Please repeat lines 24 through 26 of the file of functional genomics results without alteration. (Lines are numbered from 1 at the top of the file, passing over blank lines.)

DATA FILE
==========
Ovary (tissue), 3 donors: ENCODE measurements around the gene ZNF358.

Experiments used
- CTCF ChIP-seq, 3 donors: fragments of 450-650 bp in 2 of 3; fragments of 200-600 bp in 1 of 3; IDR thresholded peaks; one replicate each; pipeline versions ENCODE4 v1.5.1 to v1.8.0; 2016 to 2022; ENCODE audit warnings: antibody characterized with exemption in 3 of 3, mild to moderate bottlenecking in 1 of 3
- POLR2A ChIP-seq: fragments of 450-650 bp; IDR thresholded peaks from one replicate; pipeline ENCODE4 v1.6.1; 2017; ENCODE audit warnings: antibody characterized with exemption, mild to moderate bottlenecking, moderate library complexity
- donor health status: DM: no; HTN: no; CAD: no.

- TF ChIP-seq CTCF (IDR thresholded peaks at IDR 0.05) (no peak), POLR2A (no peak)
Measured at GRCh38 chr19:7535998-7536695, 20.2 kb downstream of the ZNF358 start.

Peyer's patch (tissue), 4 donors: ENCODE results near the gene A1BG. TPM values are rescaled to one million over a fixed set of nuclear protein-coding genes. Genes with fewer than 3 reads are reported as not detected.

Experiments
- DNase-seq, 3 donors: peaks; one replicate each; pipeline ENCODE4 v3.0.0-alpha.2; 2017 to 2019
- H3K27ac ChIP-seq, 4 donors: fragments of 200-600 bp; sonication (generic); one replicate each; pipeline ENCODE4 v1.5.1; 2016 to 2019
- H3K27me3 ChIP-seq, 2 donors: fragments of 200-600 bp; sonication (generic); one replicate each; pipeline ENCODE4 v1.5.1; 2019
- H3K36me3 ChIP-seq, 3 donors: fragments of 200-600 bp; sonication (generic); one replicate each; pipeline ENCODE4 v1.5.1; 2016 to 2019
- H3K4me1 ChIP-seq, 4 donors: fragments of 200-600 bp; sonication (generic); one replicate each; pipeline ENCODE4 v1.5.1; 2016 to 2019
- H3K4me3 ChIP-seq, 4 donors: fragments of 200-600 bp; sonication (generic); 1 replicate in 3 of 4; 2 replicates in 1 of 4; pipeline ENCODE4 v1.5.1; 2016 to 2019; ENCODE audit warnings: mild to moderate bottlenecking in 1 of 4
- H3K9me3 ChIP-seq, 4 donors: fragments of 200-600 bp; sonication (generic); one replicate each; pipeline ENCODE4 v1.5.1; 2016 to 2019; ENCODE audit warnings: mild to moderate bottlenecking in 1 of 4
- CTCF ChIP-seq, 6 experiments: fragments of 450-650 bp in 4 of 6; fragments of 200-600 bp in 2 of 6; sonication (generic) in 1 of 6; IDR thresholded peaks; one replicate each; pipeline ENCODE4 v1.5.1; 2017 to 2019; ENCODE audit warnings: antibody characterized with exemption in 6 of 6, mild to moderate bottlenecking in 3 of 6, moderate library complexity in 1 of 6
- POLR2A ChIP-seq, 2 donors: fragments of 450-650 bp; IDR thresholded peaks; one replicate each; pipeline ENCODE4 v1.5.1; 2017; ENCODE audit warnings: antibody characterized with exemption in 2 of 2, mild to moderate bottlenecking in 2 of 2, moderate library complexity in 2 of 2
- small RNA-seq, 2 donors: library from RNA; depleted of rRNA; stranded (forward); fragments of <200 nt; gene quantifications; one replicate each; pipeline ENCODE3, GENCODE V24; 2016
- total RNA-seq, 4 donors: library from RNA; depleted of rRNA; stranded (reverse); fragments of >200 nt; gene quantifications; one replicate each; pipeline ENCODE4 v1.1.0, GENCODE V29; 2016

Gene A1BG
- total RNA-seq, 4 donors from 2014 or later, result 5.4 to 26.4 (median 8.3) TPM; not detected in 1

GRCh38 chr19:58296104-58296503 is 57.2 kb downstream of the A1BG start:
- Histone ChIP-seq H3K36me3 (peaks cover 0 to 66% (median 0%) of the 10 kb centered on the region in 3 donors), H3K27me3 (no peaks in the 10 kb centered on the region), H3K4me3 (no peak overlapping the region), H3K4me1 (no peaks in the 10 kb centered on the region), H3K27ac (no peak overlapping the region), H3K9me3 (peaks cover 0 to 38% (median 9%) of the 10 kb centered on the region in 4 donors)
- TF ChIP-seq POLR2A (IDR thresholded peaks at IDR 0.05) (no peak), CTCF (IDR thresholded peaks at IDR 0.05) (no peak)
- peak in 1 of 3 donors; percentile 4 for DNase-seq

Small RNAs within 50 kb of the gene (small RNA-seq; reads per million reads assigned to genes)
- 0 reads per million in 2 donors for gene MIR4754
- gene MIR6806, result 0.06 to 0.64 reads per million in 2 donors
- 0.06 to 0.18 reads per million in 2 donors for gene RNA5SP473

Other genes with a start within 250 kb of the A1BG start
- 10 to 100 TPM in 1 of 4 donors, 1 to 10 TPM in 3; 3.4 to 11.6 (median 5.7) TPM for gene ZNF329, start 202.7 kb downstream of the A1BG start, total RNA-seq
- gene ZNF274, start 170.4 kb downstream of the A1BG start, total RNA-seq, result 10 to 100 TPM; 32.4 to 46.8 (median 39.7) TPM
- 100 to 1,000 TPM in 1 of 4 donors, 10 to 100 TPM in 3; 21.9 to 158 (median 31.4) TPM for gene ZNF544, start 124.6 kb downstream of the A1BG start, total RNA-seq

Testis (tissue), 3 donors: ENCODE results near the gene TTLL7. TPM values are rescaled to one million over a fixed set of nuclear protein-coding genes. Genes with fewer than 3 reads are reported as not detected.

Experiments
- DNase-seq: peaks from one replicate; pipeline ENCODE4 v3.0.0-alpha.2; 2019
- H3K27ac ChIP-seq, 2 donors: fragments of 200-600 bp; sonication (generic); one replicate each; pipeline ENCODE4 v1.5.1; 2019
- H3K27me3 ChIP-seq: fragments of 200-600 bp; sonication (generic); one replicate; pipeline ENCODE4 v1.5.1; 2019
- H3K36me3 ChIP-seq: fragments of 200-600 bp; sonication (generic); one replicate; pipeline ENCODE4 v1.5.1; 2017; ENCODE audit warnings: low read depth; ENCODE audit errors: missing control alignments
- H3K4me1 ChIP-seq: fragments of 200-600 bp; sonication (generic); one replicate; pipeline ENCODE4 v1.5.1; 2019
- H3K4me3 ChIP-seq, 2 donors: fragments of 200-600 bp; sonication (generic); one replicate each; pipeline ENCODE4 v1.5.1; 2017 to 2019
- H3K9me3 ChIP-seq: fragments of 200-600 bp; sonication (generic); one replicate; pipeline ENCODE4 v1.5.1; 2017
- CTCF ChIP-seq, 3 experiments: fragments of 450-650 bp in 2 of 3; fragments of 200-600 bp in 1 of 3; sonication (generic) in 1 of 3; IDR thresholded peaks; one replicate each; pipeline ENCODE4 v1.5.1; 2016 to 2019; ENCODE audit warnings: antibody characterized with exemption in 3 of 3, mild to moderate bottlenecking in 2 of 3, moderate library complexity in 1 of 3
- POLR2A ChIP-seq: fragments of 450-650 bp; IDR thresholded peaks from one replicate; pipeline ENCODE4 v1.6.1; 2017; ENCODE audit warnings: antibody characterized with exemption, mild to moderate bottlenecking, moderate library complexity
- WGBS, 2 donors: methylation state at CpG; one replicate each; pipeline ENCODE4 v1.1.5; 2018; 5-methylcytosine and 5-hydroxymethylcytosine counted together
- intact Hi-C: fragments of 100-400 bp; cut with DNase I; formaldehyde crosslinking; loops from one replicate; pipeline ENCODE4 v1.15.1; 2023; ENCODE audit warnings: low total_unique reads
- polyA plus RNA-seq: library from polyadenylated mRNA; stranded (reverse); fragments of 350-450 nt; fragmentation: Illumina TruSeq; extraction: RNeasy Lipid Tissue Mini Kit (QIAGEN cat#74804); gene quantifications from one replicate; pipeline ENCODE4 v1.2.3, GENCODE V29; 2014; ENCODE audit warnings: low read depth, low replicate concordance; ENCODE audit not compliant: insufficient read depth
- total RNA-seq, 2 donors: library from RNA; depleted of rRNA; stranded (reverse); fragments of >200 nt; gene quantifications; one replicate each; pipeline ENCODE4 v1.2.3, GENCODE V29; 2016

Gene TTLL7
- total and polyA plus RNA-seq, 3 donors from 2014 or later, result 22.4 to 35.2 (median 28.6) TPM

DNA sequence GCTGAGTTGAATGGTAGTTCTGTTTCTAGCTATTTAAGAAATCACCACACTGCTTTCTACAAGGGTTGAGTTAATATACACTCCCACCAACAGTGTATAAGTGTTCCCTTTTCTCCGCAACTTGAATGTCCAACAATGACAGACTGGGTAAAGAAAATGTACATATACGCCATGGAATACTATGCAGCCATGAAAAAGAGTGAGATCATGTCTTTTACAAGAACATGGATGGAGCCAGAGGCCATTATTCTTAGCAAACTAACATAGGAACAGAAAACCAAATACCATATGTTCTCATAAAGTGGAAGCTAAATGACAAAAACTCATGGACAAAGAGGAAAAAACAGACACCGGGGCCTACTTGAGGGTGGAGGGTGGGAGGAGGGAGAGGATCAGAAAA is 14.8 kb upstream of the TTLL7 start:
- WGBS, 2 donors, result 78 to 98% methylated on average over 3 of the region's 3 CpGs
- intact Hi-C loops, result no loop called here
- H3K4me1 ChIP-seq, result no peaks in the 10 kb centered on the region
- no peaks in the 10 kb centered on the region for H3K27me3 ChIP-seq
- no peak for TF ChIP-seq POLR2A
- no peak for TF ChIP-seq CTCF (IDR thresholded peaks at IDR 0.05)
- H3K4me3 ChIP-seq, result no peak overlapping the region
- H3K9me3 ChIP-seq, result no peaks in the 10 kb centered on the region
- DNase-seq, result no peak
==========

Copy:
- Histone ChIP-seq H3K36me3 (peaks cover 0 to 66% (median 0%) of the 10 kb centered on the region in 3 donors), H3K27me3 (no peaks in the 10 kb centered on the region), H3K4me3 (no peak overlapping the region), H3K4me1 (no peaks in the 10 kb centered on the region), H3K27ac (no peak overlapping the region), H3K9me3 (peaks cover 0 to 38% (median 9%) of the 10 kb centered on the region in 4 donors)
- TF ChIP-seq POLR2A (IDR thresholded peaks at IDR 0.05) (no peak), CTCF (IDR thresholded peaks at IDR 0.05) (no peak)
- peak in 1 of 3 donors; percentile 4 for DNase-seq